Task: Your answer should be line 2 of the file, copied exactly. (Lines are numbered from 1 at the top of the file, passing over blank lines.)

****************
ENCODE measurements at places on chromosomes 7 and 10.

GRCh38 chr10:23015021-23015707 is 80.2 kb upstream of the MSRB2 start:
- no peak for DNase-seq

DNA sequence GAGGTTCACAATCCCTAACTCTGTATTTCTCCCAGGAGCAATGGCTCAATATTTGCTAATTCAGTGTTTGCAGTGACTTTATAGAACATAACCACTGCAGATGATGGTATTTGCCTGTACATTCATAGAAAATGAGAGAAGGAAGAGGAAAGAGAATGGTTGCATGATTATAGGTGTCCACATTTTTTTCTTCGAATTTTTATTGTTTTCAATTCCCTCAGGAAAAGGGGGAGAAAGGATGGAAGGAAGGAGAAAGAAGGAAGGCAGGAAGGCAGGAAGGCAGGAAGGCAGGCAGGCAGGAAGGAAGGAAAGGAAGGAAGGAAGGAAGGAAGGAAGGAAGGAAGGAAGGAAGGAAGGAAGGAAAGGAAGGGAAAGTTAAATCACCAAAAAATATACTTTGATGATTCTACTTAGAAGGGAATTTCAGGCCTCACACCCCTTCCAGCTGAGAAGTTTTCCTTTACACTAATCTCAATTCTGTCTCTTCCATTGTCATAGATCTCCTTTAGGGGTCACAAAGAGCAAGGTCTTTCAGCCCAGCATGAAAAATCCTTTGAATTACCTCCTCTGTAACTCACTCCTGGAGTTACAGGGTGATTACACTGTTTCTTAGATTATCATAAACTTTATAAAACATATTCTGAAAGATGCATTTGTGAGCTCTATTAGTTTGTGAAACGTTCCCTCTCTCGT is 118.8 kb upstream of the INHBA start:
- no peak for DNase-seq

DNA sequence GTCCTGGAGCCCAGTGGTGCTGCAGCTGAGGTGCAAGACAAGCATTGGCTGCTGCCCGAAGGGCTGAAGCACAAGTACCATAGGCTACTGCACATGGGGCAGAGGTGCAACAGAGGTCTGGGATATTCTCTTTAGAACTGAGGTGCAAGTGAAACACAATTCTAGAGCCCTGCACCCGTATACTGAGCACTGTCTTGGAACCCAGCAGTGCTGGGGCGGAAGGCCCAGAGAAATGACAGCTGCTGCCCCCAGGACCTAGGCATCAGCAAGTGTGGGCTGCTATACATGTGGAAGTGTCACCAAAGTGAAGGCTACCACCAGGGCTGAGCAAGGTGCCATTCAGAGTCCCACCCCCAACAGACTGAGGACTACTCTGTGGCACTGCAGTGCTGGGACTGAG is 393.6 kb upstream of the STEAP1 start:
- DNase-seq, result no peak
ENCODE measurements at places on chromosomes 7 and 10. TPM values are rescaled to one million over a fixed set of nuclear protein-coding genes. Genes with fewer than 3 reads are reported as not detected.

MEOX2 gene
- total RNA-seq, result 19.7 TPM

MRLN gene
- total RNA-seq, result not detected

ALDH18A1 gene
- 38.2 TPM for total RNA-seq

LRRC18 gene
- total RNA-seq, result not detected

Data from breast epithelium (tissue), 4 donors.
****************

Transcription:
GRCh38 chr10:23015021-23015707 is 80.2 kb upstream of the MSRB2 start: